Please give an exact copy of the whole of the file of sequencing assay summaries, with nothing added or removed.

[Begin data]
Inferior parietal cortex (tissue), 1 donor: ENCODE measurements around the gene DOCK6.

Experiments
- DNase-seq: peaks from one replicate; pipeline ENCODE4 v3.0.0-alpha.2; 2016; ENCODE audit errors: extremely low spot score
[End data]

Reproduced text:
Inferior parietal cortex (tissue), 1 donor: ENCODE measurements around the gene DOCK6.

Experiments
- DNase-seq: peaks from one replicate; pipeline ENCODE4 v3.0.0-alpha.2; 2016; ENCODE audit errors: extremely low spot score